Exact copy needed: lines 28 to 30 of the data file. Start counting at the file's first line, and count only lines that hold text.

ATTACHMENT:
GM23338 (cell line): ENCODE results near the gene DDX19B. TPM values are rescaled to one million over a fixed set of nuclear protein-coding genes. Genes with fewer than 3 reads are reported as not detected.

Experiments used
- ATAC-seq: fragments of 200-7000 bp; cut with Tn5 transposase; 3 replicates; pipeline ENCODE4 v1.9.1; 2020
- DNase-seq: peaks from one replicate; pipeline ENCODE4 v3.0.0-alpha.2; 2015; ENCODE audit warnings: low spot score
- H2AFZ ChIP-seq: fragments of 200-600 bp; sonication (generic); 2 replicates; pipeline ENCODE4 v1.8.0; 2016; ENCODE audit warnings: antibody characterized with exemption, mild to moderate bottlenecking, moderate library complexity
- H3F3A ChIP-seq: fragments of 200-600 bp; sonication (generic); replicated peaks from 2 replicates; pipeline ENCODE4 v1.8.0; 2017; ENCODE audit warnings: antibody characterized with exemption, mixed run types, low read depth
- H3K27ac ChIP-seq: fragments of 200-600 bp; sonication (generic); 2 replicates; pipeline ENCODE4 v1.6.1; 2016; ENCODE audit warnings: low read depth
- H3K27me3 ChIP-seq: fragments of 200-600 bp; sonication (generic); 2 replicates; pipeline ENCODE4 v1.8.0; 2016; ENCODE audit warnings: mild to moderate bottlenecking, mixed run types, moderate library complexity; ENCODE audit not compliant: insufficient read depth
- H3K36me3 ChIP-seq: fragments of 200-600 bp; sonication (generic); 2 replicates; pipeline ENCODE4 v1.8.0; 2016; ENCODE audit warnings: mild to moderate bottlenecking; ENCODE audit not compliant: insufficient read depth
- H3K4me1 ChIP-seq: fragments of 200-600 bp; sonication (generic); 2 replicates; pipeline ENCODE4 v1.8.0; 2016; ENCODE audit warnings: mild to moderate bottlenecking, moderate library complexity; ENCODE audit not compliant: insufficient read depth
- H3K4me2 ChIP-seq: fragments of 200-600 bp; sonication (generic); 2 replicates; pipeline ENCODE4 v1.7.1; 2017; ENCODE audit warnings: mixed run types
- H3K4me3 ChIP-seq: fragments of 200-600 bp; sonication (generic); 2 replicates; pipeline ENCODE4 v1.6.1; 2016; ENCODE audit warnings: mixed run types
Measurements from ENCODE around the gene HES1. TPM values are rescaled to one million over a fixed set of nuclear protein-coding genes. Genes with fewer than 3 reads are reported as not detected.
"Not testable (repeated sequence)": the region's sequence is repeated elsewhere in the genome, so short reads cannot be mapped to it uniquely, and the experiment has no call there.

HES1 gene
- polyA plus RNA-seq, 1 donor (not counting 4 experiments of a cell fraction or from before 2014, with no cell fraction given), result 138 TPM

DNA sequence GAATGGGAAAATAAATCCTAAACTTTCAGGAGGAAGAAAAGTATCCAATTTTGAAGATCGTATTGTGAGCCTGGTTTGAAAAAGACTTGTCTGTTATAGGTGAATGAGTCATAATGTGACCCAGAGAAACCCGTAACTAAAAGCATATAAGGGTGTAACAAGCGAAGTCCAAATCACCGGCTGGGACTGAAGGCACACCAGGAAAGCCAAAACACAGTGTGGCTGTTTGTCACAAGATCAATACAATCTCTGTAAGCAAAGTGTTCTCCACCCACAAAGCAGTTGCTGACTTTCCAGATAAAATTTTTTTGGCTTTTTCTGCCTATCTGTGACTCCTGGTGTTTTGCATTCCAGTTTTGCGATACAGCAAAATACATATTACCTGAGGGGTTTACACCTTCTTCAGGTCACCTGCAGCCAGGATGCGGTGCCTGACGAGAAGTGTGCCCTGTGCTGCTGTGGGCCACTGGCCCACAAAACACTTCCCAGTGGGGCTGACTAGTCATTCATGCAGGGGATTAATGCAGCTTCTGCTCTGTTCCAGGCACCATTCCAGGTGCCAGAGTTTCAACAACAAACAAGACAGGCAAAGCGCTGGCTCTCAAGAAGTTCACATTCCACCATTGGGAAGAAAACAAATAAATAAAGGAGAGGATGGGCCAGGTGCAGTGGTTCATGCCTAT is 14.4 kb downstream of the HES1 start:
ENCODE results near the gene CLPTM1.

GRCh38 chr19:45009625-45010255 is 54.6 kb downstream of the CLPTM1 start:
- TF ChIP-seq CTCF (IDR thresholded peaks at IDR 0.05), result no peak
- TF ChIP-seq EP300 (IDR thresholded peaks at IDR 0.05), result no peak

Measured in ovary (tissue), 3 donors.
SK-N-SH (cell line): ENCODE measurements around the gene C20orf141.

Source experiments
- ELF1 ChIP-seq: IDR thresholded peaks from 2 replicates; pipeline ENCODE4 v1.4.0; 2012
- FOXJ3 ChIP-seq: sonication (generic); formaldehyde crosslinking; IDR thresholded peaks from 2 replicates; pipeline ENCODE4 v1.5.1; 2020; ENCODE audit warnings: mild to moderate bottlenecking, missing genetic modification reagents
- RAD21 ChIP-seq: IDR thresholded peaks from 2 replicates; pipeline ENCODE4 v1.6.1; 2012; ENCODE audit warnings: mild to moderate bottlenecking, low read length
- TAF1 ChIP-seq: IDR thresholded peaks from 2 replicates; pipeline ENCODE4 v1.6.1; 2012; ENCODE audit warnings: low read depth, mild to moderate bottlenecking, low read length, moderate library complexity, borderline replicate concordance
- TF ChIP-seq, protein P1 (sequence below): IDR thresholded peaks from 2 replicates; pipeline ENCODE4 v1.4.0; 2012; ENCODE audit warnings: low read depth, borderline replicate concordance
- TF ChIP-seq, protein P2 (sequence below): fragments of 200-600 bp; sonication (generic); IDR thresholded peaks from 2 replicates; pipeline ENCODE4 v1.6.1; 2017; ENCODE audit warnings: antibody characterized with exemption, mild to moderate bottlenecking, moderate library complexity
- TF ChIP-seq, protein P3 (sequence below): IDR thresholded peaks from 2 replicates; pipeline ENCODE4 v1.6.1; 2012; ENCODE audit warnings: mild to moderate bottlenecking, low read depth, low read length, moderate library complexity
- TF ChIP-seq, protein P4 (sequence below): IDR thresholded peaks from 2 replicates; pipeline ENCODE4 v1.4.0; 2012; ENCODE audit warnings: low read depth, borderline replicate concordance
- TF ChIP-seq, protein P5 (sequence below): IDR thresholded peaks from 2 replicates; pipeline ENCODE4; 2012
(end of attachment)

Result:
- TAF1 ChIP-seq: IDR thresholded peaks from 2 replicates; pipeline ENCODE4 v1.6.1; 2012; ENCODE audit warnings: low read depth, mild to moderate bottlenecking, low read length, moderate library complexity, borderline replicate concordance
- TF ChIP-seq, protein P1 (sequence below): IDR thresholded peaks from 2 replicates; pipeline ENCODE4 v1.4.0; 2012; ENCODE audit warnings: low read depth, borderline replicate concordance
- TF ChIP-seq, protein P2 (sequence below): fragments of 200-600 bp; sonication (generic); IDR thresholded peaks from 2 replicates; pipeline ENCODE4 v1.6.1; 2017; ENCODE audit warnings: antibody characterized with exemption, mild to moderate bottlenecking, moderate library complexity